Buying a home
can be an emotional, time-consuming, and complex process.
There are a few things that you can do to help make
the process go as smooth as possible:
Check your credit.
Before you apply for a home loan, regardless of your
credit, it's a smart idea to obtain a copy of your
credit report from the three major credit bureaus
and review the information. If there are errors or
things that need to be addressed, it's easier to address
them before you have found a house, than after you
have found a house and are trying to close your loan.
If you know that there are
a few blemishes on your credit, let your lender know
what they are, why they are there, and why you are
a still good credit risk. Lenders look at your credit
to determine how likely you will pay back the loan.
If you had extenuating circumstances - like a loss
of a job or medical bills - let them know so that
they understand that it is not likely to happen again
in the future.
2.) Get approved before
An approval means that a lender has reviewed your
credit history, verified your assets and employment,
and has approved your loan before you have found a
home to purchase. As long as the home appraises for
at least the purchase price, the loan should close.
Getting approved also gives
you an advantage over other buyers. Your firm approval
makes it easier for you to negotiate on the price
of a home, than a person who is not approved or is
While getting pre-qualified
may sound official, it is really just getting an idea
of what you can afford. Its having a person plug in
a few numbers that you give them - your monthly i.nete
and your monthly debt - and getting an approximate
payment calculated. From the payment, the calculator
can approximate the house price range that you can
afford. No information is verified. Because your assets,
i.nete or credit is not verified, a pre-qualification
has little value when purchasing a home.
3.) Find a great buyer's
Traditionally real estate agents represent the sellers
in a transaction. When you are not working with a
buyer's agent, they are less likely to negotiate the
best price or contingencies for you.
A buyer's agent's job and fiduciary
responsibility (meaning legal duty) is to you, the
buyer. Before working with an agent, establish if
they are a buyer's agent or a seller's agent. After
spending a lot of time with a Realtor, it's natural
to feel like you're a team. But if they are not negotiating
for you, then they are not on your team.
4.) Learn about the
Often times the house you find may be in a neighborhood
that you're not familiar with, which is ok. It just
means that you'll have to do a little more research.
If you find a house that you like, ask for a list
of the neighborhood properties that sold in the last
year. How does your home rank? Is it at the top of
the price range? If so, it might be hard to resell.
Is it average or on the low end? If so, great - as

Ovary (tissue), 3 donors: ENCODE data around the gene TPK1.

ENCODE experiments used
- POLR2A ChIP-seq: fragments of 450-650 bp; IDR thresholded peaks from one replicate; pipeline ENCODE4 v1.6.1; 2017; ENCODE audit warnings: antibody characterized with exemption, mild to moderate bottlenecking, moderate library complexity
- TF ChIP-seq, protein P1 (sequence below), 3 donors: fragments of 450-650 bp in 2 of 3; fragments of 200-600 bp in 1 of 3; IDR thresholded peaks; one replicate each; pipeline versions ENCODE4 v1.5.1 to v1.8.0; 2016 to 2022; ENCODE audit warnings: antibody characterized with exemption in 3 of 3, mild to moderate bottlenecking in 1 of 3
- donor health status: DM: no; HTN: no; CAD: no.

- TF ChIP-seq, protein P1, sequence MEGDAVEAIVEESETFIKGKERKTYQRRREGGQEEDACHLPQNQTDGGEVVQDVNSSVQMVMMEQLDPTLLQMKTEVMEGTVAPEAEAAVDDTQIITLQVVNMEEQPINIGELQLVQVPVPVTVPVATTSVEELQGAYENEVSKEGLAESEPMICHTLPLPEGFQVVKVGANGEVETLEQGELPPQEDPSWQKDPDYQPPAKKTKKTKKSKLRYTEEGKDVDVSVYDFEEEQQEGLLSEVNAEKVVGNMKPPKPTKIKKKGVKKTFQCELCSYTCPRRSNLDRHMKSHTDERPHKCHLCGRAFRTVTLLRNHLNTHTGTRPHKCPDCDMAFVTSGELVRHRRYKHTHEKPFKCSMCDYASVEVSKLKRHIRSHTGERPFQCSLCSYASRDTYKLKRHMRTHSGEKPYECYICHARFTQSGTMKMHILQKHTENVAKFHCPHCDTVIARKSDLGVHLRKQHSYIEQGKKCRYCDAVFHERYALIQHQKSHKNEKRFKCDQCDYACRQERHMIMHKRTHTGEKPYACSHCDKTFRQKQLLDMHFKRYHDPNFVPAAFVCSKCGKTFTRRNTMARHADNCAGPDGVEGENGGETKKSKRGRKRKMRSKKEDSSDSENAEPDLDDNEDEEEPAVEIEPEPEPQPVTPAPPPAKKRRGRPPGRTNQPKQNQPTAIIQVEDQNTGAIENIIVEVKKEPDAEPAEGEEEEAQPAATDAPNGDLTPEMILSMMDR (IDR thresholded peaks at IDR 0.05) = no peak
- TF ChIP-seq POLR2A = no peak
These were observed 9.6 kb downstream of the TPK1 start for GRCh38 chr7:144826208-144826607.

the other home prices go up in value, they will pull
your home's value up as well.
Check out the schools - are
they sought after? A good school district means your
neighborhood will always be valued by families which
is a great reassurance to purchase, not to mention
the value-add if you have school-age children.
Next, contact the police station
and obtain crime statistics? Are they acceptable to
you? Sometimes, if they won't give them to you, it
could be a cause for alarm.
Talk to the neighbors. The
more people you talk to, the better sense you will
get of who makes up the neighborhood and how they
will effect your time spent in it.
Check out the location of the
shopping, police and fire stations, schools, and air
traffic overhead. These are all things that might
affect your property value or quality of your life.
5.) Protect Yourself.
Ask your Realtor for a copy of the documents you will
be asked to sign if you decide to buy the house. Read
them ahead of time so that you'll understand the questions
that you will be asked, the things you need to know,
and the decisions you will need to make.
6.) Have reasonable
There is a lot of money at stake. No house is perfect.
Understanding and remembering these two statements
will help diffuse the negotiation stage, the inspection
stage and the closing stage.
Emotions are high for both
buyers and sellers. - The seller may have loving memories
and years of sweat equity in the house. Maybe they
are being relocated and don't want to go. Understanding
their motivations for selling will help you appreciate
their situation and predicament during these emotional
There is a lot of money at
stake for all the parties involved (and that includes
the realtors) - Just remember that market value (the
value of a home) is the price that a willing buyer
and a willing seller can agree to. If you can not
agree on a price, ask yourself: Is there something
you missed? Are there parables that support the price
that they want?
Are there motivations that
might factor into the price they are demanding? In
the end, does it matter? What is the house worth to
you today and what do you think you can reasonably
sell it for based on the amount of time you plan to
spend in it? Think about the answers to those questions
before you make your move.
No house is perfect - Always
get an inspection. It might be a few hundred dollars,
but it's worth it. It's the inspector's job to find
any problems with the house that could cost you thousands
to repair down the road. Some inspectors have a tendency
to over play the importance of their role and the
items that they find. Get objective opinions that
you trust before making a decision on an inspection
report. Likewise, if an inspector says a foundation
is cracked but its nothing to worry about - get a
second opinion. Ask a handyman for an idea of how
much repairs will cost and how complicated they are.
The home buying process is an emotional,complex and
time-consuming process, but it is worth it. Nothing
compares to owning your own home in a neighborhood
that you chose.